Two foster children broke into a Volusia County home, Tuesday night, June 1, 2021, then used guns they found inside the residence — including an AK-47 — to repeatedly fire at deputies for about 30 minutes, according to sheriff’s officials.
The Volusia County Sheriff’s Office said 12-year-old Travis O’Brien and 14-year-old Nicole Jackson face felony charges of attempted first-degree murder of law enforcement officers and armed burglary.
Deputies said they were in the area of 1050 Enterprise Osteen Road looking for the girl and boy, who has diabetes after they ran away from Florida United Methodist Children’s Home, a foster home.
“So the deputies in the Deltona area go out looking for this 12-year-old and this 14-year-old because the 12-year-old is insulin-dependent and the 12-year-old, if he doesn’t get his medication within four hours, it’s going to be a critical medical emergency,” Volusia County Sheriff Mike Chitwood said.
Deputies were near a trail when a resident approached and said glass was heard shattering at a nearby home. When deputies went to that residence, they noticed obvious signs of forced entry.
“And the amazing thing is they don’t do what I would have done. I would have walked in because I have an eyewitness telling me two juveniles just forced their way into the home,” Chitwood said. “They take a step back and contact the homeowner and say, ‘Should anybody have access to your home?’ as resources are pouring in to surround the property.”
The homeowner had recently left and said no one should be at the residence but that there was an AK-47, a pump shotgun, a handgun and 200 rounds of ammunition inside, records show.
Deputies said the children grabbed the guns and opened fire at deputies at about 8:30 p.m. They also used baseball bats to destroy furniture, toilets and a tub, according to authorities.
“At 8:28, one of my sergeants who was the first to arrive, Sgt. Donnie Maxwell takes fire multiple times, never returns fire. At 8:31, one of our units reports they’re being fired at by the 12- and the 14-year-old. At 8:33, another call comes out from another group of deputies surrounding the home saying that shots were fired. At 8:40, the 14-year-old emerges from the property and threatens to kill Sgt. Maxwell. At 8:54, the juvenile male, armed with an AK-47, opens fire on deputies,” Chitwood said.
Up to that point, deputies hadn’t returned fire, according to the sheriff. Instead, he said they tried to deescalate the situation and stepped into the line of fire to throw a cellphone into the house in hopes of ending things peacefully.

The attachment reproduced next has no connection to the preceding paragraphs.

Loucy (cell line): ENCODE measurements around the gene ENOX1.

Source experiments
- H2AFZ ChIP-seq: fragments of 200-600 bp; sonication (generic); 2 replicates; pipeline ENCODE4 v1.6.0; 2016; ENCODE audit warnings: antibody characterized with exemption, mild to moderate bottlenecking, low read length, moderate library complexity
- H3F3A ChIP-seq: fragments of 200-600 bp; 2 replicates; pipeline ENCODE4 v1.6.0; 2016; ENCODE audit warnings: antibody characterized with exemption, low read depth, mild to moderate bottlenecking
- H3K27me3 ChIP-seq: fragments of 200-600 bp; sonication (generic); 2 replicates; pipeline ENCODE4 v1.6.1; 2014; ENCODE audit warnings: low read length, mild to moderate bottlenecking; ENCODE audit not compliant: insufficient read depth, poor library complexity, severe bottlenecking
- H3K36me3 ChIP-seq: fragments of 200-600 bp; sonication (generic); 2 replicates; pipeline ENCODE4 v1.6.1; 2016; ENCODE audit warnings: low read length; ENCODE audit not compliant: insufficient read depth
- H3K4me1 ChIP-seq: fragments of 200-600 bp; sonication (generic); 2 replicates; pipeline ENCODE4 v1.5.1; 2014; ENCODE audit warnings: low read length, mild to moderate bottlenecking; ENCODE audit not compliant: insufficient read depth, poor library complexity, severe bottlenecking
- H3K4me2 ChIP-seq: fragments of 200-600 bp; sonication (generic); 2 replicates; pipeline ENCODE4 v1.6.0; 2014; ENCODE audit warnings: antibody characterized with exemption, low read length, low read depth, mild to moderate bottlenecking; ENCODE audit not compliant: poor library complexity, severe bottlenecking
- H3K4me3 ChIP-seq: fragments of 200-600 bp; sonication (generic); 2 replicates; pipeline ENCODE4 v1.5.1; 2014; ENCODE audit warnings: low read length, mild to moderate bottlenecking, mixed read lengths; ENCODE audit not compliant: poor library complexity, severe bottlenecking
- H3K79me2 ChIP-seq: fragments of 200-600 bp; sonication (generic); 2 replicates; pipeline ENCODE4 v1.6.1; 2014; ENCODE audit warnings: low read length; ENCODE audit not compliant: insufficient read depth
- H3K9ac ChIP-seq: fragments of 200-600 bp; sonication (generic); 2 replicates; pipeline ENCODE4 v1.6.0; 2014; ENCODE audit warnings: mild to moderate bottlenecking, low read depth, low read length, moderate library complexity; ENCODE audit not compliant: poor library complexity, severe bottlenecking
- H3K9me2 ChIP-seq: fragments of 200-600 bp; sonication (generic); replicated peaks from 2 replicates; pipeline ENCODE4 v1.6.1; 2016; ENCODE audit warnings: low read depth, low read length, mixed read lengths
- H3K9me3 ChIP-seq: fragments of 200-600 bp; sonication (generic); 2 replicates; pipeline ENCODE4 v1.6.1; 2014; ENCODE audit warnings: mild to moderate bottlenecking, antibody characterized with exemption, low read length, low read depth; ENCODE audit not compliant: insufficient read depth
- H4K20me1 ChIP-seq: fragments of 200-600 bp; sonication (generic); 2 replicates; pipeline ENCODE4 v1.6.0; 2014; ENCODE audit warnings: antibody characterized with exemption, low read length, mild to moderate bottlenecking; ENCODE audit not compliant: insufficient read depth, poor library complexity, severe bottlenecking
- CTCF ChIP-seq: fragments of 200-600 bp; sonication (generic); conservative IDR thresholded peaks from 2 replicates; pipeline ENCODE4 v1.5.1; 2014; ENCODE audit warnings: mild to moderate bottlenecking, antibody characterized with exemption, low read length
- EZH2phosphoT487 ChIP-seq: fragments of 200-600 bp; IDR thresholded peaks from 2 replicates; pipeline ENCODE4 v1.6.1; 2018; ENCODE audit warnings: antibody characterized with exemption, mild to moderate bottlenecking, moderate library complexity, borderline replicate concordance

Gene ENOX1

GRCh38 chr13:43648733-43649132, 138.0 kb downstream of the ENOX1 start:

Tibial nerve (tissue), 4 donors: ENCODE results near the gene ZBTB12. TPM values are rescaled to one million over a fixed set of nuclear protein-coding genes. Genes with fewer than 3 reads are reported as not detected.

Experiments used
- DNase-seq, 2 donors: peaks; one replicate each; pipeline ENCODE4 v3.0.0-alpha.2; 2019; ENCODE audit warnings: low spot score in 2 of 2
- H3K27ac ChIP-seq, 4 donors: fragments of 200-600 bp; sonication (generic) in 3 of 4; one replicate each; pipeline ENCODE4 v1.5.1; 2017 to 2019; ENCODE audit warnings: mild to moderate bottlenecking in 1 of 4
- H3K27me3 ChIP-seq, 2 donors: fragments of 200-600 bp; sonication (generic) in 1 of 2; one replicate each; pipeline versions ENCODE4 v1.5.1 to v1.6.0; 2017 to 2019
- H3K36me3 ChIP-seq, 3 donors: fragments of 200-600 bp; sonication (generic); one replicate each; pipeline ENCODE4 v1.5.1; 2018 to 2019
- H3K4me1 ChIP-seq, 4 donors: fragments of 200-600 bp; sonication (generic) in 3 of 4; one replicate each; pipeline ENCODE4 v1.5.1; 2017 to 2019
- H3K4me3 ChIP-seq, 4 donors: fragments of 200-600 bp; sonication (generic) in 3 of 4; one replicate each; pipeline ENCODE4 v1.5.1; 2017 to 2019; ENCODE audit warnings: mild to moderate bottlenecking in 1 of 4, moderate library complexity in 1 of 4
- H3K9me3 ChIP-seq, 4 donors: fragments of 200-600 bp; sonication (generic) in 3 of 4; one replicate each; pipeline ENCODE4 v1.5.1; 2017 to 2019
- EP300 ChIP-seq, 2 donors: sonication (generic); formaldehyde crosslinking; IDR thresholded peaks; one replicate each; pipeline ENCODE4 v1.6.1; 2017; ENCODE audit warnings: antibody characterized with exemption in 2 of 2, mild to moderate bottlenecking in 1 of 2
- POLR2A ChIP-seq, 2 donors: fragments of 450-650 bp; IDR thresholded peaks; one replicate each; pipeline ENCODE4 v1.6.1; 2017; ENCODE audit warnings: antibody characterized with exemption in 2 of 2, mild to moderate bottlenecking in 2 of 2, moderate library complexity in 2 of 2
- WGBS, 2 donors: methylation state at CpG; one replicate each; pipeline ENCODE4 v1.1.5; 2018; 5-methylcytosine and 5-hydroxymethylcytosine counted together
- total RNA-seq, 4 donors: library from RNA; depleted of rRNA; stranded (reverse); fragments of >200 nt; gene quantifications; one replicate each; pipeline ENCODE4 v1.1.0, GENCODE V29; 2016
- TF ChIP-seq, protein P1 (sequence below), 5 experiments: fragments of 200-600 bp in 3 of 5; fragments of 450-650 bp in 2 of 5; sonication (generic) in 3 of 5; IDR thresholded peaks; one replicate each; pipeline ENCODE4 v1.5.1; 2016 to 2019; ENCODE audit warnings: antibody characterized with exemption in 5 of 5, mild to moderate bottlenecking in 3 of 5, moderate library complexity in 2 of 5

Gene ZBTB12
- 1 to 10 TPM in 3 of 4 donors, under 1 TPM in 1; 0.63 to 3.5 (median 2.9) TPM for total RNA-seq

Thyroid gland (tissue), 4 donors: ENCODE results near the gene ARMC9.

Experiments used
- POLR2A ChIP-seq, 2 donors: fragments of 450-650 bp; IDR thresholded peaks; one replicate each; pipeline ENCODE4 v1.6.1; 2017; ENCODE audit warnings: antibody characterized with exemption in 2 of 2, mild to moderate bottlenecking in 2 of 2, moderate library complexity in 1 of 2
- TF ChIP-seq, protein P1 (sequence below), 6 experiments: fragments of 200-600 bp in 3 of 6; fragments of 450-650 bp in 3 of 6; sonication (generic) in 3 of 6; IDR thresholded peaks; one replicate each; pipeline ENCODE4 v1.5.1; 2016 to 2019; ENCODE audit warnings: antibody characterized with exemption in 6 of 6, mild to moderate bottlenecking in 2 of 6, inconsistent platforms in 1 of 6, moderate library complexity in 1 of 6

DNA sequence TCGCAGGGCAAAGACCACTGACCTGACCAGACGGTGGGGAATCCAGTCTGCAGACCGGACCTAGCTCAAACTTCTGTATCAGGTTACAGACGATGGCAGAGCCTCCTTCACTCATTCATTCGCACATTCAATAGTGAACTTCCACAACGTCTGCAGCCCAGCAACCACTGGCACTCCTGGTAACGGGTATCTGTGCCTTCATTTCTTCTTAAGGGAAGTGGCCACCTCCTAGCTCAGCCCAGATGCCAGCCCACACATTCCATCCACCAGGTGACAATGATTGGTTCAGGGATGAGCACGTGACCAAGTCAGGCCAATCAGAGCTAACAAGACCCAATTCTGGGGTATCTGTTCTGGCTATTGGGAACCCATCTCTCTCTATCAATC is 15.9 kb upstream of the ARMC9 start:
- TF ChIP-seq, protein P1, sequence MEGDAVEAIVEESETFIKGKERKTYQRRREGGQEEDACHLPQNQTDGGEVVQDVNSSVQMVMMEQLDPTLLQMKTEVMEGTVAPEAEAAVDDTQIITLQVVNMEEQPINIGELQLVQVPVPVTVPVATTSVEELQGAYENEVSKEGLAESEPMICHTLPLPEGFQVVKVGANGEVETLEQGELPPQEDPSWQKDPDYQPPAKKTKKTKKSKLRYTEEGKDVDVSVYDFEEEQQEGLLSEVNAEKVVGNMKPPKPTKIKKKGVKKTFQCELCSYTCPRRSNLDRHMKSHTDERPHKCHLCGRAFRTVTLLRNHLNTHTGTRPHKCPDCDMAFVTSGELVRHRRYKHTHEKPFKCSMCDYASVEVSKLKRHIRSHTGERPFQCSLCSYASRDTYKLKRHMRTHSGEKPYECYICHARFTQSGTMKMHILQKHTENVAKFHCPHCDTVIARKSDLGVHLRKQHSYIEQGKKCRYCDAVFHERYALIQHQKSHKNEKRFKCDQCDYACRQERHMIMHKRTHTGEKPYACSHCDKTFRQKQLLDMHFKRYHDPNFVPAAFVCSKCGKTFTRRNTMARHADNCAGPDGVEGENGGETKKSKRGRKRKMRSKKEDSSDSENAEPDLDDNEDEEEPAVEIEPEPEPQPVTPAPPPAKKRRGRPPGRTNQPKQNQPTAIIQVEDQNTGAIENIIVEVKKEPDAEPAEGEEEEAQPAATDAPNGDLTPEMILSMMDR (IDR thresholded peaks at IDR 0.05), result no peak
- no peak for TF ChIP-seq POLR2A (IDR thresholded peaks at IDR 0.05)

“The 14-year-old comes out of the garage with a pump shotgun, levels it at deputies, and despite warnings to drop it, she walked back into the garage, she comes back a second time, and that’s when deputies opened fire after taking multiple rounds,” Chitwood said.
The girl was shot in the chest and in the arm. According to Chitwood, she was fighting for her life, but she was later listed in stable condition.
“My deputies showed more restraint than I’m showing right now because I am furious that we could be burying somebody tonight. They took multiple multiple rounds… And I know for a fact one banana clip was empty from the AK-47. I know from the radio transmissions that a 12-year-old opened fire on us. I know that the 14-year-old opened fire on us with a shotgun and then walked out and threatened one of my sergeants and told him she was going to kill him. And we didn’t return fire. But after she came out of the garage, hey, there was nothing left that we could do. We had to do what we had to do,” Chitwood said.
Deputies immediately applied tourniquets and rendered aid while also turning their attention to the boy, who was still armed with the AK-47, according to Chitwood, who said O’Brien dropped the gun about 30 seconds later.
Neither the boy nor any deputies were injured.
“I could not be prouder of the way my deputies acted. They went above and beyond for what they did. And also, I know tonight I’ll drop down on my hands and knees and pray that I’m not going to somebody’s home, one of my deputies’ homes, and telling them that they were killed in a line of duty and killed by a 12-year-old a 14-year-old. This is unbelievable,” Chitwood said.
He described the Jackson and O’Brien as “Bonnie and Clyde” and said they shot at deputies from several vantage points in the home, including the pool deck, the bedroom, and from the garage. He also called the pair “evil.”
“Their conversation was they were going to kill my sergeant. They were coming out to kill cops. They were coming out to kill deputies, that’s the conversation,” Chitwood said.
The sheriff, at times, shouting, lambasted the juvenile justice system and the Florida United Methodist Children’s Home. He said Jackson has been in trouble with the law before, including when she stole puppies and set her prior facility in Flagler County on fire. After that, she was sent to Volusia County.
“The brainiacs in Tallahassee, they want to do this restorative justice stuff. They need to take a deep look and say, ‘Something’s not right here,’ because where the rubber meets the road, these kids are killers. They’re capable of killing. This juvenile citation (expletive) that you hear from these faith groups, they need to worry about what’s going on in the pulpit in their church, not worried about what’s going on on the (expletive) streets when you have 14-year-olds and 12-year-olds arming themselves,” Chitwood said.
He said facilities like FUMCH aren’t equipped to handle some of these children. He also noted that a security guard was beaten to death there earlier this year. He called the home “a complete failure,” adding that deputies have been called there 289 times in the past year.
The sheriff’s office plans to release a body-camera video of the shooting Wednesday afternoon.